Win32/Kuluoz might infect your PC through spam email that has an attachment.
Here is a preview of the Kuluoz infection chain at the time of analysis:
The emails we've seen all look different, but they usually have a ZIP archive file attachment, as in the following example messages:
The attachment is actually a copy of this trojan. When the ZIP archive is opened, it copies itself to your PC using various file names like these:
Note that the file names used by the trojan could be similar or exactly the same as already existing Windows system files. The trojan file will run when you start Windows.
Steals sensitive data files
Win32/Kuluoz tries to steal the following files from your PC:
Microsoft Word file (files with extension .doc, .docx)
Microsoft Excel files (files with extension .xls, .xlsx)
- Password files for Mozilla Firefox and Thunderbird (key3.db and signons.sqlite)
- Password file for Opera web browser (wand.dat)
The trojan packages these files into a single archive file to upload into an online storage website, like sendspace.com. Win32/Kuluoz sends the stolen data to a remote server, like office138489123.ru, where it can be accessed by hackers.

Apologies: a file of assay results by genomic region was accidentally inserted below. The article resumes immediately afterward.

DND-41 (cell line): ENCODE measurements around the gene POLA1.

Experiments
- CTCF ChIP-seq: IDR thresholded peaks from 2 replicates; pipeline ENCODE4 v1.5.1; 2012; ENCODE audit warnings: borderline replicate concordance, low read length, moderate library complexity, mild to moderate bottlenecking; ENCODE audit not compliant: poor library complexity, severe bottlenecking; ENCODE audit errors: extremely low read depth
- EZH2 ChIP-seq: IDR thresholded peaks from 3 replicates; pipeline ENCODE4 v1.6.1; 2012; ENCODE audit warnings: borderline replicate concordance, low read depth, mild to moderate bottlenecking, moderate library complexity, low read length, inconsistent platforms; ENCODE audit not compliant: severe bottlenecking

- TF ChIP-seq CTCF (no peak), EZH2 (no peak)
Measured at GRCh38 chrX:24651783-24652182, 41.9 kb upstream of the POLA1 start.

The trojan also steals saved login details from these file transfer applications and web browsers, and uploads the stolen details to a remote server, like infopepsigoood.ru:
BulletProof FTP client
Downloads arbitrary files
Win32/Kuluoz tries to connect to a remote server to report details about your PC, like the PC UID, and to retrieve commands to run. Commands could instruct the trojan to do these actions:
- Download and run files
- Update itself
- Uninstall the malware
The following are examples of remote servers used by this trojan:
Files downloaded by Win32/Kuluoz could be other variants of this or other malware, such as:
Analysis by Shawn Wang